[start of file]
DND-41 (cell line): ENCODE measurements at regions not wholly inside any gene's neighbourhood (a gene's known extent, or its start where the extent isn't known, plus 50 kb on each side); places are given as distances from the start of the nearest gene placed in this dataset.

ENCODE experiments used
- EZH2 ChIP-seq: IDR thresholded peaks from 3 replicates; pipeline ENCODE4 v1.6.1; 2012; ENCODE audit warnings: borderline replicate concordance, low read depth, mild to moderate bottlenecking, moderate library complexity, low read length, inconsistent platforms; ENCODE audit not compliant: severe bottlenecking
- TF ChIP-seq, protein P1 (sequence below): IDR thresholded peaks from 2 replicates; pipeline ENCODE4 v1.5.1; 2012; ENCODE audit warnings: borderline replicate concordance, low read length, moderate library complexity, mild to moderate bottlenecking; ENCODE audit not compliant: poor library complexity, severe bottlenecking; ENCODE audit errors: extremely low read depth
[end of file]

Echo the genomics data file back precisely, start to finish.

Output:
DND-41 (cell line): ENCODE measurements at regions not wholly inside any gene's neighbourhood (a gene's known extent, or its start where the extent isn't known, plus 50 kb on each side); places are given as distances from the start of the nearest gene placed in this dataset.

ENCODE experiments used
- EZH2 ChIP-seq: IDR thresholded peaks from 3 replicates; pipeline ENCODE4 v1.6.1; 2012; ENCODE audit warnings: borderline replicate concordance, low read depth, mild to moderate bottlenecking, moderate library complexity, low read length, inconsistent platforms; ENCODE audit not compliant: severe bottlenecking
- TF ChIP-seq, protein P1 (sequence below): IDR thresholded peaks from 2 replicates; pipeline ENCODE4 v1.5.1; 2012; ENCODE audit warnings: borderline replicate concordance, low read length, moderate library complexity, mild to moderate bottlenecking; ENCODE audit not compliant: poor library complexity, severe bottlenecking; ENCODE audit errors: extremely low read depth